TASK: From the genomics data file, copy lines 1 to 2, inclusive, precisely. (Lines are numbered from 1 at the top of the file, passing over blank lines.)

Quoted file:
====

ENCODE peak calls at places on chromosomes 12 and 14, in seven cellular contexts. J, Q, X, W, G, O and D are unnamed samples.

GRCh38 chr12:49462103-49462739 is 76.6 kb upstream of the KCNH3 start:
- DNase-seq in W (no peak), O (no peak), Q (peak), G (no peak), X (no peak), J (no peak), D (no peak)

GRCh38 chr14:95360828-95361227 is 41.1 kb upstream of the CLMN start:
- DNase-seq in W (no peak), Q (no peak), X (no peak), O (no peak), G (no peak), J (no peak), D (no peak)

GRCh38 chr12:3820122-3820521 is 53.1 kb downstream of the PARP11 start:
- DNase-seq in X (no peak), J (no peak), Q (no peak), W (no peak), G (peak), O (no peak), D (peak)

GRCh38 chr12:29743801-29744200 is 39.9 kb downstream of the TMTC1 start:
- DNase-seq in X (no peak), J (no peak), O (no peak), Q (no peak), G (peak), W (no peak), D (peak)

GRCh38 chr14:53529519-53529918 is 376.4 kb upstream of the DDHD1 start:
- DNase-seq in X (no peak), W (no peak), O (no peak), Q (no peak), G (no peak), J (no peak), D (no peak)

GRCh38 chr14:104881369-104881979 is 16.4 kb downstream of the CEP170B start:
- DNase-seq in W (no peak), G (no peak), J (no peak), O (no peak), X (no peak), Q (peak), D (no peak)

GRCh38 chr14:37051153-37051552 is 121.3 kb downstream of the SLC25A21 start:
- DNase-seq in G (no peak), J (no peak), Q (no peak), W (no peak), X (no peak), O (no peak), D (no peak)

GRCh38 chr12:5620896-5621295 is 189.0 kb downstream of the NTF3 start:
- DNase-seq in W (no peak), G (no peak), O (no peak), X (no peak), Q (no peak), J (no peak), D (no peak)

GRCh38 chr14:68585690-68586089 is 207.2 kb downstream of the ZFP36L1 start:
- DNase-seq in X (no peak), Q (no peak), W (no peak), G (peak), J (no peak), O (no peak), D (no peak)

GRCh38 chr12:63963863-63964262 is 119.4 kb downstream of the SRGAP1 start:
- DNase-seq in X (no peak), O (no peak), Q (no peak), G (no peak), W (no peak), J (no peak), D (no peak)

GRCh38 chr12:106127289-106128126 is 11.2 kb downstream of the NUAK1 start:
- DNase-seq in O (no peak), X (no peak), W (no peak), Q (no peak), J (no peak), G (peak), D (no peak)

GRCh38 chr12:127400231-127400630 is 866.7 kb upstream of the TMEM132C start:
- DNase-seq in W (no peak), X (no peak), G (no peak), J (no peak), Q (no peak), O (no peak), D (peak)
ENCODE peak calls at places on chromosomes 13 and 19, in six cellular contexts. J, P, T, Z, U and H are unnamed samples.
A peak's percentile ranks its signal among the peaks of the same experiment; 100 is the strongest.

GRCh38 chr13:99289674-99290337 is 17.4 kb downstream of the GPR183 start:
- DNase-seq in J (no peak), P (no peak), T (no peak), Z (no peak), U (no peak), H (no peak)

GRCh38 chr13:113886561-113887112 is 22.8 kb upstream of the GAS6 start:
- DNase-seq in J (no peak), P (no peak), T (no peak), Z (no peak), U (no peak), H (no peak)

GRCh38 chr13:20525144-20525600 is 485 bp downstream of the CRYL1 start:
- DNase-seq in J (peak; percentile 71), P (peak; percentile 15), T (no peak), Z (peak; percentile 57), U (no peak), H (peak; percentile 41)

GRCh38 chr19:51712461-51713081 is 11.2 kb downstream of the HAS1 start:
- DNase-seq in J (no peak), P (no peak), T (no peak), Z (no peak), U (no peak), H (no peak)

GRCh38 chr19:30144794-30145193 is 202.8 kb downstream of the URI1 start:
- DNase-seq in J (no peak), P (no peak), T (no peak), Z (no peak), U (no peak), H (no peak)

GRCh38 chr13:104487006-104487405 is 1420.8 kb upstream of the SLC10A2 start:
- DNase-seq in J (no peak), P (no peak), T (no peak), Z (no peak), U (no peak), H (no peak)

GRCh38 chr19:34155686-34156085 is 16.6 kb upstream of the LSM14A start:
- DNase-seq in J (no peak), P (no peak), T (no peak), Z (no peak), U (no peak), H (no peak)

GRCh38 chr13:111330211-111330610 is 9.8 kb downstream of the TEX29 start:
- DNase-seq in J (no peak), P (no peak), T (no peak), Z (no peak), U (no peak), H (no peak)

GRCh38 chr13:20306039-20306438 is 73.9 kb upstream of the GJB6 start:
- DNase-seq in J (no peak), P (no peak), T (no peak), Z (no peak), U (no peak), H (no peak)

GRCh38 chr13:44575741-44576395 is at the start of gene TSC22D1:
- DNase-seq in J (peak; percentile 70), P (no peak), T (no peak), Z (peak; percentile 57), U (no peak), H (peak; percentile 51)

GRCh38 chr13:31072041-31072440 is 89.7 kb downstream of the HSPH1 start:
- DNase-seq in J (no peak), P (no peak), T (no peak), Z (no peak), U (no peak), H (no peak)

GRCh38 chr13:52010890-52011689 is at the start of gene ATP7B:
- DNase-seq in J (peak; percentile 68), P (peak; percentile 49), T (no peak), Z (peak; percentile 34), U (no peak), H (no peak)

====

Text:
ENCODE peak calls at places on chromosomes 12 and 14, in seven cellular contexts. J, Q, X, W, G, O and D are unnamed samples.

GRCh38 chr12:49462103-49462739 is 76.6 kb upstream of the KCNH3 start: